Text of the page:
Frequently on the face patients have procedures to lift areas such as the brow, eyes, face cheek and jawline as well as neck, yet do not address the mouth area, most notably the upper lip.
It has been shown that as we age the upper lip indeed does lengthen. This is exhibited as an increased distance from the nose to the vermilion of the lip as well as exhibiting less show of the upper teeth.
At repose or just normal appearance, as well as during normal speech; in youth it is common to to see the upper teeth significantly; which not only is associated with youth but also being happy, satisfied, and successful.
As the upper lip lengthens less of the upper teeth are seen, and at times it gets to substantial enough that the lower teeth become visible and not the upper teeth. This gives the impression being angry, aggressive and/or sad.
The lip lift procedure addresses that by removing white skin with an incision under the nose that extends around the outside edge of the ala of the nose then curves around into the nostril comes back out across the columella and then across the rest of the nose.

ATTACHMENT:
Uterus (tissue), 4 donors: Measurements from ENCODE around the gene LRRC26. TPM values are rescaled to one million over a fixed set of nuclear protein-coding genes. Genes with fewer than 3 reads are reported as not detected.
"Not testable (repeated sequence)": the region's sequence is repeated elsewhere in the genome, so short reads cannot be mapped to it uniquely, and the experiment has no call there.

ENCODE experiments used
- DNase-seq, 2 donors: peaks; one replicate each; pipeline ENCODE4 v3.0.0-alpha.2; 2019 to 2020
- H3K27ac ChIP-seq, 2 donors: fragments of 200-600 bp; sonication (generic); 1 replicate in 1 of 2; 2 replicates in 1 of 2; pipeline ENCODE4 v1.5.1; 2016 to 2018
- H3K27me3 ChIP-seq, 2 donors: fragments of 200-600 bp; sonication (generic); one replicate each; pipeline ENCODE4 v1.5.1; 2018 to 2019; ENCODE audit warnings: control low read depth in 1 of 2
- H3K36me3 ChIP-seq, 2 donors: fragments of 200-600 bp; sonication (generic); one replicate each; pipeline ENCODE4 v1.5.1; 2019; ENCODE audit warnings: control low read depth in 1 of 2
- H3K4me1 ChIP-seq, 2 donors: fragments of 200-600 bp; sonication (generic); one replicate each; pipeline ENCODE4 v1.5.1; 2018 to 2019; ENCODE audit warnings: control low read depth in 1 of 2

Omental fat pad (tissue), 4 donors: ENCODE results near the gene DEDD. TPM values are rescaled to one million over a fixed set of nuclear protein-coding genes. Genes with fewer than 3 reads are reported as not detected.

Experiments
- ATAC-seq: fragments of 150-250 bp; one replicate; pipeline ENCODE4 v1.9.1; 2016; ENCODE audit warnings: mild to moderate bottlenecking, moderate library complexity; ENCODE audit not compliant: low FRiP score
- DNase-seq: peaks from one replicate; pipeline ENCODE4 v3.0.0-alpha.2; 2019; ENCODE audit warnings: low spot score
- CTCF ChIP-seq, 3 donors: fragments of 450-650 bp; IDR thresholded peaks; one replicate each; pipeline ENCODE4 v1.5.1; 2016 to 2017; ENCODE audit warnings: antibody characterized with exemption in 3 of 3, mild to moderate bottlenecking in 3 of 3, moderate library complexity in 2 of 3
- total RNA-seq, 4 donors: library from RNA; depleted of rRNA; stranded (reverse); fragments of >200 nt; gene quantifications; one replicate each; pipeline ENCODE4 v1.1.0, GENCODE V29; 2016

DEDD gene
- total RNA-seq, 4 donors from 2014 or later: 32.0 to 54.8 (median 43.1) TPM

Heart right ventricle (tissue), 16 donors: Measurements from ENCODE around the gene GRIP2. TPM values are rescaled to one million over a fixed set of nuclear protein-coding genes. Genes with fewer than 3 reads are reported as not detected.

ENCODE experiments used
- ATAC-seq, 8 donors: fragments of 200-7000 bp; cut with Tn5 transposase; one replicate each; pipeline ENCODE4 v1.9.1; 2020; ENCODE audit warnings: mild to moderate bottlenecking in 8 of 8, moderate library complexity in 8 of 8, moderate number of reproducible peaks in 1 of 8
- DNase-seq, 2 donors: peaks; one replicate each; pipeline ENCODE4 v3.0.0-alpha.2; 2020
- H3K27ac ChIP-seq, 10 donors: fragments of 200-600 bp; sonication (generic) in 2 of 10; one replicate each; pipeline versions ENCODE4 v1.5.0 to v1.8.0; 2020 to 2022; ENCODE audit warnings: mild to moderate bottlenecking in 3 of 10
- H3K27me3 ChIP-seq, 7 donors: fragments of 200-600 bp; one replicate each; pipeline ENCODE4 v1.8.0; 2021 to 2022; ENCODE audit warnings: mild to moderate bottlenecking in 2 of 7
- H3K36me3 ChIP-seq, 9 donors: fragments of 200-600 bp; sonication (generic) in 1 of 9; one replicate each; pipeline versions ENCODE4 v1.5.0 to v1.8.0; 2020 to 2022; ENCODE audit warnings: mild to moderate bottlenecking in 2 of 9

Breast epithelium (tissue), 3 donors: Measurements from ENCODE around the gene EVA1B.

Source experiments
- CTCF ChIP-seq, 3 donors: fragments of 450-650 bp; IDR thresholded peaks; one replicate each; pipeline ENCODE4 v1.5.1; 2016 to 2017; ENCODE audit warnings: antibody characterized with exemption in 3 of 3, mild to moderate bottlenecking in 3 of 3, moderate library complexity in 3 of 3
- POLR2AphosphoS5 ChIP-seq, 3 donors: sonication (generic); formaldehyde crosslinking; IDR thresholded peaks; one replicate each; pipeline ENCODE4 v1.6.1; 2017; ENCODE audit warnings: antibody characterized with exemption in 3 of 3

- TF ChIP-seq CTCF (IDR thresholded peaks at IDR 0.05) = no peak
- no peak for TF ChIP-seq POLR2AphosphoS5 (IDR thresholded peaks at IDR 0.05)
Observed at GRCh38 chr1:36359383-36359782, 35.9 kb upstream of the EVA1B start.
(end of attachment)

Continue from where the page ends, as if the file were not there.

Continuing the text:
This allows removal of the white skin, to shorten that overall length, while at the same time rolling the red vermilion outward to show more fullness in the upper lip as well.
For years the fullness of the lip has been addressed by adding fillers to the lips themselves, at times being overdone and leading to a fake, “plastic” look while correcting a true deficiency that is indeed present in the red vermilion but also perhaps trying to fix the long white skin component at the same time.
Risk of Procedure
The greatest risk is that the scar does not heal very well. Even though parts of it are buried within the nostril itself some of it does come along the outside edge of the nose as well as across the columella. Generally this procedure is performed in older individuals who in general make better scars.
Injury to the underlying structures notably the muscles is possible.
Numbness to the nasal tip is also possible.
This procedure is generally performed in the office under local anesthesia. Sutures are removed 7 days post procedure. Since the sutures generally are visible most people will require at least 7 days off work. For some the swelling present will necessitate 10 to 14 days